"You know what? I think it just got a little easier out here for a pimp," joked Oscar host Jon Stewart.
The stop-motion family tale "Wallace & Gromit: The Curse of the Were-Rabbit" won the Oscar for best animated feature film.
Co-director Nick Park, who also made the hit stop-motion film "Chicken Run," thanked voice stars Helena Bonham Carter and Peter Sallis, who has done the voice of cheese-loving Brit Wallace for 23 years, since the filmmaker came up with the character in his student days.
"You've been an absolute gem, Peter, and you've sparkled all the way," Park said.
The Antarctic nature tale "March of the Penguins," a surprise smash at the box office, was honored as best documentary.
"King Kong," from "Lord of the Rings" creator Peter Jackson, won three Oscars, for visual effects, sound mixing and sound editing. The Japan drama "Memoirs of a Geisha" earned Oscars for costume design and art direction, while the fantasy epic "The Chronicles of Narnia: The Lion, the Witch and the Wardrobe" was picked for best makeup.
South Africa's drama "Tsotsi," based on Athol Fugard's novel about a young hoodlum reclaiming his own humanity, won for foreign-language film, beating the controversial Palestinian terrorism saga "Paradise Now."
Clooney was one of the marquee names among a lineup of acting nominees heavy on lesser-known performers. And with a best-picture field of lower-budgeted films that drew smaller audiences than the commercial flicks that often dominate the Oscars, the question was whether Hollywood's big awards night could lure TV viewers.
Oscar organizers hoped new host Stewart and the cultural buzz over front-runner "Brokeback Mountain" would beef up viewership.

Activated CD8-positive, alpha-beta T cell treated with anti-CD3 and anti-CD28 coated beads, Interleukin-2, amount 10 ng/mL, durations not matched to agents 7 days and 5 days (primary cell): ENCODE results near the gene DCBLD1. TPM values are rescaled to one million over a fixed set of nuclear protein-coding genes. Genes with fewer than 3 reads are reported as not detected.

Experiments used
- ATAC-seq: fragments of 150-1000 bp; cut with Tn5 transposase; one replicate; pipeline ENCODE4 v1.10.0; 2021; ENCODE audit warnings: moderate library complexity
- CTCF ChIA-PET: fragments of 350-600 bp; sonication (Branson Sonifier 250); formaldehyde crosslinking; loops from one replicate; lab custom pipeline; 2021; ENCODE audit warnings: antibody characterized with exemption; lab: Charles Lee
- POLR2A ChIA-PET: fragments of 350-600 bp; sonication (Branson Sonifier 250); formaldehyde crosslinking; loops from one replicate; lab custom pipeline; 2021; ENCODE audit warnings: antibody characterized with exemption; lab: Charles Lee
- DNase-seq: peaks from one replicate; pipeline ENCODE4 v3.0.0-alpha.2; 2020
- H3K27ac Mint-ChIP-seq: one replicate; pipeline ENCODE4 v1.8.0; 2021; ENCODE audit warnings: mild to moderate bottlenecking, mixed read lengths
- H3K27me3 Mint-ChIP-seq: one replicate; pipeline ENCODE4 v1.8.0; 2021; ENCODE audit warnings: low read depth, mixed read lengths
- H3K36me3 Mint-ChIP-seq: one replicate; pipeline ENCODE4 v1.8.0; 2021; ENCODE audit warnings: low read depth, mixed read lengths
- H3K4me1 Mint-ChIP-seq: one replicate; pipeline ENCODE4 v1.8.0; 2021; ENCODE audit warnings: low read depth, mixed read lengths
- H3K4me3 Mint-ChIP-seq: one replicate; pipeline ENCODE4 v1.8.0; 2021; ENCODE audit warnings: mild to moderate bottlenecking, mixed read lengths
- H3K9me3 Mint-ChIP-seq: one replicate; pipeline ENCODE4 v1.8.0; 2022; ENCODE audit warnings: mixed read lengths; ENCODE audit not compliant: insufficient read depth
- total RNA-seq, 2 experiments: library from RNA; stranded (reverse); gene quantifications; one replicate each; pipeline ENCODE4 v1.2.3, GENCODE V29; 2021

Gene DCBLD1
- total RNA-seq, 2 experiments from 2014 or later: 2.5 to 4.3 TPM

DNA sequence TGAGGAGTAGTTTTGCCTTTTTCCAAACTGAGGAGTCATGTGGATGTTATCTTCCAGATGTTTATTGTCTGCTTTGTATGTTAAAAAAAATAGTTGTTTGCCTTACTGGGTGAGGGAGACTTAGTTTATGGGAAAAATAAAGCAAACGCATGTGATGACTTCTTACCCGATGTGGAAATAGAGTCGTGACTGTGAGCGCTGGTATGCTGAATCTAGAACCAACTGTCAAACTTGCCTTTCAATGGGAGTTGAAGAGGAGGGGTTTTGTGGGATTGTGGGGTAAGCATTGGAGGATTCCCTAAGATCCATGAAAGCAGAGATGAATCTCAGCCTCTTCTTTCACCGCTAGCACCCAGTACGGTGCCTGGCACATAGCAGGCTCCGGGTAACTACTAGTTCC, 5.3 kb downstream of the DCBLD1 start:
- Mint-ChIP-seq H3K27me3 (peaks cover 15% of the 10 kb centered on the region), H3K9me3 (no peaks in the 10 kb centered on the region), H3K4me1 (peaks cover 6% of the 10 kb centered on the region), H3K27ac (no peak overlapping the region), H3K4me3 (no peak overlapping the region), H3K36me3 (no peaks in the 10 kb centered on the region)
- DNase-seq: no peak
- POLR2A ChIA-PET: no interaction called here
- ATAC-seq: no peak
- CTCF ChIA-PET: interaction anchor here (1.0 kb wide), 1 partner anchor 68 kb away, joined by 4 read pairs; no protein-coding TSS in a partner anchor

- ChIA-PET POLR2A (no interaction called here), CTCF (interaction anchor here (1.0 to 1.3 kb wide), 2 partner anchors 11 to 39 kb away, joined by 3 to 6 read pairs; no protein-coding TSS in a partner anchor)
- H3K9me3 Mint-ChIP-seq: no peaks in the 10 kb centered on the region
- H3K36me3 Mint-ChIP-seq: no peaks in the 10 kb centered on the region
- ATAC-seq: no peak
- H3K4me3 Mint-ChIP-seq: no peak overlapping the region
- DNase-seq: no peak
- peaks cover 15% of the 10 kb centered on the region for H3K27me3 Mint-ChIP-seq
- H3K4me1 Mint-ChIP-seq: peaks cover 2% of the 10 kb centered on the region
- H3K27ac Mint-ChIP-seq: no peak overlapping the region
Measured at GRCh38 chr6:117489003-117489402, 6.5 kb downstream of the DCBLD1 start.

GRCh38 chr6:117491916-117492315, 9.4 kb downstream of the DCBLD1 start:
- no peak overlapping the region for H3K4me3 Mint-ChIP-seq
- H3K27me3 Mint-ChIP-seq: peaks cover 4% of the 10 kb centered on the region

The Oscars generally lure their biggest audiences in years when blockbusters such as "Titanic" or "The Lord of the Rings: The Return of the King" are favored to win.
"Brokeback Mountain," though, has become a phenomenon far beyond those who have actually seen it, entering the pop-culture psyche with its tale of cowboys in love (best-actor nominee Heath Ledger and Jake Gyllenhaal, who had been among supporting-actor nominees).
The show began with reprise visits from former Oscar hosts Billy Crystal, Chris Rock, Whoopi Goldberg, Steve Martin and David Letterman, in which they all turn down offers to do the show again. Crystal and Rock did a "Brokeback Mountain" spoof, the two sharing a mountainside tent like the cowboys in the film and begging off as hosts, saying they were too busy.
Stewart used best-picture nominee "Capote" to set up a "Brokeback Mountain" wisecrack, saying the film "showed America not all gay people are virile cowboys. Some are actually effete New York intellectuals. It's true."
"Brokeback Mountain" won top prizes at earlier Hollywood honors including the Golden Globes and was expected to earn best picture at the Oscars and the directing trophy for Ang Lee, who would be the first Asian filmmaker to receive that award.
Yet the ensemble drama "Crash," featuring a huge cast of characters in multiple story lines playing out over a chaotic 36-hour period, was a strong dark-horse contender to pull a best-picture upset.
Along with "Crash," "Brokeback Mountain" and "Capote," the other best-picture nominees were "Good Night, and Good Luck" and the assassination thriller "Munich."